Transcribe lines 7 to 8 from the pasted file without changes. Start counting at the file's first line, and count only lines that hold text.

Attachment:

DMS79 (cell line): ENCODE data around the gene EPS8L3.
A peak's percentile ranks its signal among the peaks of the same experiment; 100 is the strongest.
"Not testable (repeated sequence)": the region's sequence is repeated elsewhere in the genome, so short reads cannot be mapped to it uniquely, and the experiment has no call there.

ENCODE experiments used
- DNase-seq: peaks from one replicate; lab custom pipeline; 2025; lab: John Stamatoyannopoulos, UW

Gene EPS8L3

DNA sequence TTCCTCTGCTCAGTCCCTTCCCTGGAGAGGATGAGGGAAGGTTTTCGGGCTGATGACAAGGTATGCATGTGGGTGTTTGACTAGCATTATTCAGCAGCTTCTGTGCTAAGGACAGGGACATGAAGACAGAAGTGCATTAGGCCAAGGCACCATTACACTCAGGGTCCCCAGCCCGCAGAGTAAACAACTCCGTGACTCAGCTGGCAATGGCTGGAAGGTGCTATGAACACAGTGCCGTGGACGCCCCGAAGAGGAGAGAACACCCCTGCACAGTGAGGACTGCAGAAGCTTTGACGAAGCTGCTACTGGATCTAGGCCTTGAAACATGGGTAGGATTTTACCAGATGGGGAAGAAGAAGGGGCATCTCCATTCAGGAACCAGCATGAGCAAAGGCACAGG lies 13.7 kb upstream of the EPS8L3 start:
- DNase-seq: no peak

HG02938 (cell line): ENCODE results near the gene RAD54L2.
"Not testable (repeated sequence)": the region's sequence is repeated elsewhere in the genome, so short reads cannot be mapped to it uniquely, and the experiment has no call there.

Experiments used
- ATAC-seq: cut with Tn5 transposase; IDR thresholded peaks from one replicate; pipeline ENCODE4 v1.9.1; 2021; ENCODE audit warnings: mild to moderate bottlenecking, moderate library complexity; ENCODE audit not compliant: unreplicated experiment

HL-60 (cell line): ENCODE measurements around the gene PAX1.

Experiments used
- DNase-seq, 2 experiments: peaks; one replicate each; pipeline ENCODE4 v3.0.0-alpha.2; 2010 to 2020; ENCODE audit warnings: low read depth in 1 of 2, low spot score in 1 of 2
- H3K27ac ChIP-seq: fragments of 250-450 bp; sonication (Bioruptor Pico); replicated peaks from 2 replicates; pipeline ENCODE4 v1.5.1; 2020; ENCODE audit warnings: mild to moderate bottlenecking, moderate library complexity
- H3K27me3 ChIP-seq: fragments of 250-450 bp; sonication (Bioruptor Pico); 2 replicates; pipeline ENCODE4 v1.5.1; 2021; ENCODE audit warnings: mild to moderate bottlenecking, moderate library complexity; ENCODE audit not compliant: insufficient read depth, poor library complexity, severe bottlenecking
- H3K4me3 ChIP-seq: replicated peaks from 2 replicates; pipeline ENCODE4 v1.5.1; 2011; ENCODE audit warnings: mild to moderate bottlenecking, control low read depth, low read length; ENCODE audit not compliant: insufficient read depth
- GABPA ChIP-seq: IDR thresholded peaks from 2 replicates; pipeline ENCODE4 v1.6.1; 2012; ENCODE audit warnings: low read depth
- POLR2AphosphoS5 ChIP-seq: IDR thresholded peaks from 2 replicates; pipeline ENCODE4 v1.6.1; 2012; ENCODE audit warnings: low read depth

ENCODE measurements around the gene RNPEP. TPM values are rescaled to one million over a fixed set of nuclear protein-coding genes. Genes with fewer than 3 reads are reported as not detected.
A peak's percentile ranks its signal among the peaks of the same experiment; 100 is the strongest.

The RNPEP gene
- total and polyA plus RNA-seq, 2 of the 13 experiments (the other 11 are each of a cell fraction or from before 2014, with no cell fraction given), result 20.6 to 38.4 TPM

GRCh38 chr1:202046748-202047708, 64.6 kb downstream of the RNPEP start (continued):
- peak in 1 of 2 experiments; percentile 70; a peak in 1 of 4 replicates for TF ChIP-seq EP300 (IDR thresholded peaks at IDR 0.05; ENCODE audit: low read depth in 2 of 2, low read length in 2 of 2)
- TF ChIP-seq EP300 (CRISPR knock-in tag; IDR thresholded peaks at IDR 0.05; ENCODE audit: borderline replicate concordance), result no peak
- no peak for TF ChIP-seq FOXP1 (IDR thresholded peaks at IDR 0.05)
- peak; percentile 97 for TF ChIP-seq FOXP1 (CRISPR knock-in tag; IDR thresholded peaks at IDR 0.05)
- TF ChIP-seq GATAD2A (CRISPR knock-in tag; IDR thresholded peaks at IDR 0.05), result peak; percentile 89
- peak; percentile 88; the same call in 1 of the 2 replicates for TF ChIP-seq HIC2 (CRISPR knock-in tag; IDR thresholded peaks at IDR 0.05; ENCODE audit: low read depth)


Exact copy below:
DNA sequence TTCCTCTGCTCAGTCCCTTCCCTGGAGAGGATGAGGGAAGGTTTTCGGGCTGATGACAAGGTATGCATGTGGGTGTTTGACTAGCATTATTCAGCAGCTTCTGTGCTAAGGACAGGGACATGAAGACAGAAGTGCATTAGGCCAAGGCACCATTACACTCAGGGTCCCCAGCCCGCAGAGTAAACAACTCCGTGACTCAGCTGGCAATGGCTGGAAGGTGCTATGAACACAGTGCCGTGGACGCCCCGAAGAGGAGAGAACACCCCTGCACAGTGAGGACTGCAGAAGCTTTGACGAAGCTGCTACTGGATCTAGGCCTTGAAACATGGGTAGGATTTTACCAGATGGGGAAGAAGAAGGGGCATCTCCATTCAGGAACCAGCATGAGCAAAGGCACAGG lies 13.7 kb upstream of the EPS8L3 start:
- DNase-seq: no peak